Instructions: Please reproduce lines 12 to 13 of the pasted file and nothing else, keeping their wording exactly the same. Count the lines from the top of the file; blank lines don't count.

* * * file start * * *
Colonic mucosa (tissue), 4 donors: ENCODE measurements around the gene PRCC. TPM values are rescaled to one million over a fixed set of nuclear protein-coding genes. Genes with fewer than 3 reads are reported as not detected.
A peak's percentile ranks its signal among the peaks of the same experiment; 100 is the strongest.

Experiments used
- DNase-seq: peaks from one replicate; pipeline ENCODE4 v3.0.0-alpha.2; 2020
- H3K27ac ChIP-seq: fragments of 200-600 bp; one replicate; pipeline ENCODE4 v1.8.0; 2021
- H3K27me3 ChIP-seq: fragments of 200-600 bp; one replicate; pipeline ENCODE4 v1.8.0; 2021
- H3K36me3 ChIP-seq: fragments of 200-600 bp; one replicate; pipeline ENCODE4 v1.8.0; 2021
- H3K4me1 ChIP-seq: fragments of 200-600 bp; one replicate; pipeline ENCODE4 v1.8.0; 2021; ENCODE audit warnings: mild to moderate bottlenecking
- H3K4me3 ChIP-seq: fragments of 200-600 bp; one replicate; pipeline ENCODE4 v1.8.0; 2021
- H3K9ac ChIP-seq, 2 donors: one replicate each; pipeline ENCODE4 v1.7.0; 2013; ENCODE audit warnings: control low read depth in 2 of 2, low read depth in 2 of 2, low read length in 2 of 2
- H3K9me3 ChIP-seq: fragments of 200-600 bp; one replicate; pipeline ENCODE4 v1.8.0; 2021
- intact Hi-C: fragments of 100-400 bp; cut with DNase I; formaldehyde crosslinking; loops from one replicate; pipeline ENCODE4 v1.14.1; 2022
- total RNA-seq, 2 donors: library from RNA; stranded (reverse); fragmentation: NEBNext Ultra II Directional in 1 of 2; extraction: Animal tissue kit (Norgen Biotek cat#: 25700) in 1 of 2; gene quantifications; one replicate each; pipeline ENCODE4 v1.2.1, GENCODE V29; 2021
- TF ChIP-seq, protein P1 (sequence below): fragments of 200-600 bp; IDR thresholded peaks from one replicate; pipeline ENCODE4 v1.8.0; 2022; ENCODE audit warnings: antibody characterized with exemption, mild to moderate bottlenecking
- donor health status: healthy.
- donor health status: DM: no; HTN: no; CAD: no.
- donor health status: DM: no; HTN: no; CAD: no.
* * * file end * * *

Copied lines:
- intact Hi-C: fragments of 100-400 bp; cut with DNase I; formaldehyde crosslinking; loops from one replicate; pipeline ENCODE4 v1.14.1; 2022
- total RNA-seq, 2 donors: library from RNA; stranded (reverse); fragmentation: NEBNext Ultra II Directional in 1 of 2; extraction: Animal tissue kit (Norgen Biotek cat#: 25700) in 1 of 2; gene quantifications; one replicate each; pipeline ENCODE4 v1.2.1, GENCODE V29; 2021